The real problem, again in my opinion, is that we want to fight these “limited wars.” Sending 30,000 troops to Afghanistan is just not sufficient. I feel that if we are willing to go to war, we should be ready and willing to use ANY AND ALL tools at your disposal. If we are not willing to do that, we should not go to war. Now believe me, I am not in any way condoning war. I don’t think we should have ever gone into Iraq and I am not sure that we should have even gone into Afghanistan. The real enemy is not any particular country. It is an ideology that seeks to destroy America and all other Western powers and impose a theocratic government based on warped interpretations of Islam and the Koran. That makes it hard to pin down and even harder to defeat. Every time we cut off a head, another one grows somewhere else.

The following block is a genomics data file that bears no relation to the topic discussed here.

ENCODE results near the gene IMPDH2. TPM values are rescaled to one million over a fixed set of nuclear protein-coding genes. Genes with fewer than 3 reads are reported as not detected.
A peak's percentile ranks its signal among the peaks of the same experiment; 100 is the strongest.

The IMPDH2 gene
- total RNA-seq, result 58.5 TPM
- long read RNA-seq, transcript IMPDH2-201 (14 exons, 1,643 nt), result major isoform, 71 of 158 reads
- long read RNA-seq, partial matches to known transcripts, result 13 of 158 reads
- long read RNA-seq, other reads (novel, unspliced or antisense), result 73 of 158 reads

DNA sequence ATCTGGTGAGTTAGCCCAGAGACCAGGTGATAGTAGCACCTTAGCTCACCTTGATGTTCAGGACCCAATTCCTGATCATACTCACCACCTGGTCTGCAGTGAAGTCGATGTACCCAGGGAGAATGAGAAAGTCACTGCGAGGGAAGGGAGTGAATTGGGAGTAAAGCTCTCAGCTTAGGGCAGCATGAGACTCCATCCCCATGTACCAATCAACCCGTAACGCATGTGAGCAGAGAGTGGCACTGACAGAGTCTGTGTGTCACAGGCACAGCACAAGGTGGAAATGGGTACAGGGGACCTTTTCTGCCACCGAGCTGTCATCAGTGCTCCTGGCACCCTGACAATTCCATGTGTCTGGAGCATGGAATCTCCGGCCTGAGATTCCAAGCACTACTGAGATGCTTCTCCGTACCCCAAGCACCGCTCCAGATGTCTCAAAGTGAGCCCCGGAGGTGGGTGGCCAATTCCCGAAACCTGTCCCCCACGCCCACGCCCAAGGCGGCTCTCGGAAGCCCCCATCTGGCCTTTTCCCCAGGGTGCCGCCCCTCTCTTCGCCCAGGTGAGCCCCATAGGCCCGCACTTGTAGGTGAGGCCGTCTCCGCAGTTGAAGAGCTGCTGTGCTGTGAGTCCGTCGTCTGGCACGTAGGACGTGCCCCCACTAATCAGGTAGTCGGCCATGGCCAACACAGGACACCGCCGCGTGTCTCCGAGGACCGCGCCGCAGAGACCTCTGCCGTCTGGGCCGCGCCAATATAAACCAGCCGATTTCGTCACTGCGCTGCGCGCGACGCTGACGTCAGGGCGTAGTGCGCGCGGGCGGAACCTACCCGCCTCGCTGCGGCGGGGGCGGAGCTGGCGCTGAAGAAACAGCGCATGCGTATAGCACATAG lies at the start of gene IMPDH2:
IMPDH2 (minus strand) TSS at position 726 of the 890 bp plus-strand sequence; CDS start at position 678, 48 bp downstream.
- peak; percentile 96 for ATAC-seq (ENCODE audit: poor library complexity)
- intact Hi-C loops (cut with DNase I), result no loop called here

I think that it is high time we end our involvement in both Iraq and Afghanistan completely. We need to bring all of our troops home and stop wasting our resources in these areas. We should not be involved in nation building. We should be worrying about fixing our problems at home.
I recently heard a statistic: the poverty level in the US has risen to 13.2%. That’s 1 out of every 8 people. That, to me, is heart breaking. We have spent $1 trillion dollars in Iraq and Lord knows how much in Afghanistan while people at home are barely able to feed themselves. I am not saying that we should go into protectionist mode, but I still think our primary responsibility should be to our own citizens. Then after that, we can worry about problems overseas.